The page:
Dear god

Controlling the Air Force … via web browser

So. The Air Force has decided to create a centralized control system to launch strikes, track its planes, and monitor threats. The interface for this fab system? A web browser:

Air Force officials got their hands on the ultimate global video game. Thanks to a system upgrade by defense contractor Lockheed Martin (LMT ), flyboys (and girls) could hop onto a special Air Force network from any PC equipped with a Web browser and special military encryption and authentication software. Once on this network, they could call for air strikes, direct reconaissance planes, or plot the movements of the most powerful flying force on Earth — all from their laptop in a cafĂ© (or, more likely, at a secured facility). “All you need is Internet Explorer,” says Doug Barton, the director of technology for Lockheed Martin Mission Systems, based in Gaithersburg, Md.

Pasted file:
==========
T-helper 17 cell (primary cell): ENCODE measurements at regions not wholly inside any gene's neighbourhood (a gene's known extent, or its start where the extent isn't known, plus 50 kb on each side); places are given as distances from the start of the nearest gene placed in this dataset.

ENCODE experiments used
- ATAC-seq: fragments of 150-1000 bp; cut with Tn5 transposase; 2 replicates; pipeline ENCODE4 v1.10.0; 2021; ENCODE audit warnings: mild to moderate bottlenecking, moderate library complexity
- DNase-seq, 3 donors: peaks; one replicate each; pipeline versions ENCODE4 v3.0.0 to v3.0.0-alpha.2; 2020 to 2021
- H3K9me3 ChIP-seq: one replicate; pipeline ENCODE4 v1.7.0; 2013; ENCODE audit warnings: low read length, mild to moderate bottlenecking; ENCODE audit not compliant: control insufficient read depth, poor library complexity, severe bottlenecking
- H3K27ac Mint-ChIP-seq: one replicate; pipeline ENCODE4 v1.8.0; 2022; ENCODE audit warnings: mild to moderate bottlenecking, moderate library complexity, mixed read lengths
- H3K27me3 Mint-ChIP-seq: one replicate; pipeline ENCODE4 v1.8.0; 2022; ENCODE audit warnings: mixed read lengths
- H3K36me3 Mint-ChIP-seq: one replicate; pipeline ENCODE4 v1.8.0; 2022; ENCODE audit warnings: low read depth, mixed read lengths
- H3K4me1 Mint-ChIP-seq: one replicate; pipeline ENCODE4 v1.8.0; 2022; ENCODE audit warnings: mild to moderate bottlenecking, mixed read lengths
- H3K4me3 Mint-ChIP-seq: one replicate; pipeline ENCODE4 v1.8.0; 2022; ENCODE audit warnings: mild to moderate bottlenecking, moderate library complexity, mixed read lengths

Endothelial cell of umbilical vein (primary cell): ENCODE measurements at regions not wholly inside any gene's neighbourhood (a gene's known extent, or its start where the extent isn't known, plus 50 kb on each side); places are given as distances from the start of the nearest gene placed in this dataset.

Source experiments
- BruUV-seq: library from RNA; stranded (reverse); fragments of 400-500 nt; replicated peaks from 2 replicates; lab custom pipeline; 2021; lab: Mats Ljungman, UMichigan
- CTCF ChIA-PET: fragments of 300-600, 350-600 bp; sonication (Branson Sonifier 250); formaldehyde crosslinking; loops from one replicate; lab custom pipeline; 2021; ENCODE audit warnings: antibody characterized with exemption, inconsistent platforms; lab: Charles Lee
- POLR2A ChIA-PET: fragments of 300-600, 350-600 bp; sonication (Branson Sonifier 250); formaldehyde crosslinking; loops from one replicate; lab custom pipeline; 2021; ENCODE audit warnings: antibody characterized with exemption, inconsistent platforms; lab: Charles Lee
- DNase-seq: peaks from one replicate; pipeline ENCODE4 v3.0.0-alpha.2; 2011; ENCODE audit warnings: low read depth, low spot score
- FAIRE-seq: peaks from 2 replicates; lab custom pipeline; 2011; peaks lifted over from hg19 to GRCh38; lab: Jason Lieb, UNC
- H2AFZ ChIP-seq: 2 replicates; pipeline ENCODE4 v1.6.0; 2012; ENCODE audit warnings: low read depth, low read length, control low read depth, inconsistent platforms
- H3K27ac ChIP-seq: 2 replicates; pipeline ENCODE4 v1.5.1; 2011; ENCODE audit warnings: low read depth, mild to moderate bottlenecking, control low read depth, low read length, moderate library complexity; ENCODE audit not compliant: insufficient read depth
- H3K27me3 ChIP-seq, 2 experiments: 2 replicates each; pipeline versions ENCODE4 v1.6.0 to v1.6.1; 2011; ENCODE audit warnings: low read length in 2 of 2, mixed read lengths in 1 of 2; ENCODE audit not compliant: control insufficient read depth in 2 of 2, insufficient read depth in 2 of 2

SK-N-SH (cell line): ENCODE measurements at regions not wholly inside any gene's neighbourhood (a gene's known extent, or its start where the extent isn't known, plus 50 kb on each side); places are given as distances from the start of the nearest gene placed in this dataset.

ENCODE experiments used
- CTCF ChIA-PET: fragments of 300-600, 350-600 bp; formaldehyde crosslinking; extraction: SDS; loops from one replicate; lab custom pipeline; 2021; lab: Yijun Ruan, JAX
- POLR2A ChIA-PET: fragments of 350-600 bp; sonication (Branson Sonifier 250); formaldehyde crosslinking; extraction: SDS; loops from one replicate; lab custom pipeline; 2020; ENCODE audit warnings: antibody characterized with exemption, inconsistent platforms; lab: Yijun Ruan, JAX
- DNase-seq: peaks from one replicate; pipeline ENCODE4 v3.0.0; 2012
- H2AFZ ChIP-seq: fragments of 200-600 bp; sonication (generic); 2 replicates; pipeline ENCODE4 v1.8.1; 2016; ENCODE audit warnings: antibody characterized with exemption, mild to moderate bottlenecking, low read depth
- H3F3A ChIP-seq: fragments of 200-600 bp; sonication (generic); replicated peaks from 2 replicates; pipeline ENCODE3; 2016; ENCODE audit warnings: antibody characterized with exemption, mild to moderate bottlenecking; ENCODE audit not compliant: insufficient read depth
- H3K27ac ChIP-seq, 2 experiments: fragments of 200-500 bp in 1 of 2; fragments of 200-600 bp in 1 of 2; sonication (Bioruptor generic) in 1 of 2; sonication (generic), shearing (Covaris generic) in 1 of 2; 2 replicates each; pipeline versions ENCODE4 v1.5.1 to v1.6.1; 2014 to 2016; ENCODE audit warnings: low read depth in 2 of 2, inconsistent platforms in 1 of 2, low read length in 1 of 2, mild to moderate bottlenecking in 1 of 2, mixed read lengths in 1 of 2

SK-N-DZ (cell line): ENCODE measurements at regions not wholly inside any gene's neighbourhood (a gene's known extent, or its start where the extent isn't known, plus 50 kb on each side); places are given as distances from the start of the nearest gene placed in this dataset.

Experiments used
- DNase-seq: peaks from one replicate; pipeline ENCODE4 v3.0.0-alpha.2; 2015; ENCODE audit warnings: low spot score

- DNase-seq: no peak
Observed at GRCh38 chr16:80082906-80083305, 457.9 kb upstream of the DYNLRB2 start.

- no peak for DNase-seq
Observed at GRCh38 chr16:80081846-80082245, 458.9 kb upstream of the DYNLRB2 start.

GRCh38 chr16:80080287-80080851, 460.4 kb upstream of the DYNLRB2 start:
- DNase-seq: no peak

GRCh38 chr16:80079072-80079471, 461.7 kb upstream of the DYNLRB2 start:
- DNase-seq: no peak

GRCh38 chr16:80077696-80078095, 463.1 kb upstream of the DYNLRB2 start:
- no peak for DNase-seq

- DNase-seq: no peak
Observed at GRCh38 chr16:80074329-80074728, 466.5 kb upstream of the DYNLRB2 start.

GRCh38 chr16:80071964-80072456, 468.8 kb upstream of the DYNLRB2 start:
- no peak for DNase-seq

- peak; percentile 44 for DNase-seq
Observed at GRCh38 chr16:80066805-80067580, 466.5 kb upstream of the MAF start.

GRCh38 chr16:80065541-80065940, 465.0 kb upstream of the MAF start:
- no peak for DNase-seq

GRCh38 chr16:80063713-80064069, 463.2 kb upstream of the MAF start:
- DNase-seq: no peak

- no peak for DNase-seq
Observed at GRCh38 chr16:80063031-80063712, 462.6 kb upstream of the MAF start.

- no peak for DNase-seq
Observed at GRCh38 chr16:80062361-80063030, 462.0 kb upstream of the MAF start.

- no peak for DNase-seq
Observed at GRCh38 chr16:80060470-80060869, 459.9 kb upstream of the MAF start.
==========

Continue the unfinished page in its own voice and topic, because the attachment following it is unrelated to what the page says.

Granted, there are many cool things about this system. Apparently, the various components operate in a mesh, peer-to-peer fashion, to increase robustness if America’s under attack. But the real problem is, does anyone think it’s a good idea to have deadly military force accessible via a bug-ridden web browser? Are these people on crack? Or is this some sort of compex piece of disinfo? I swear to god I don’t even know what to think about this.

Black-hat hackers, start your engines.

(Thanks to Plastic for this one!)

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I'm Clive Thompson, the author of Smarter Than You Think: How Technology is Changing Our Minds for the Better (Penguin Press). You can order the book now at Amazon, Barnes and Noble, Powells, Indiebound, or through your local bookstore! I'm also a contributing writer for the New York Times Magazine and a columnist for Wired magazine. Email is here or ping me via the antiquated form of AOL IM (pomeranian99).

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